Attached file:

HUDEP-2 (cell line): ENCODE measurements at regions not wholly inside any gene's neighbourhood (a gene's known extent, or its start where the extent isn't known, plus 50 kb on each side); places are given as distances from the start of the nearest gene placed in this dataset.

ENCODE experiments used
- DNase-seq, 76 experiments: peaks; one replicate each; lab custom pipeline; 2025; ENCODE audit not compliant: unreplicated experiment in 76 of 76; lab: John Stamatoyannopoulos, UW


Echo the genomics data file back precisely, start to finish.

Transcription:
HUDEP-2 (cell line): ENCODE measurements at regions not wholly inside any gene's neighbourhood (a gene's known extent, or its start where the extent isn't known, plus 50 kb on each side); places are given as distances from the start of the nearest gene placed in this dataset.

ENCODE experiments used
- DNase-seq, 76 experiments: peaks; one replicate each; lab custom pipeline; 2025; ENCODE audit not compliant: unreplicated experiment in 76 of 76; lab: John Stamatoyannopoulos, UW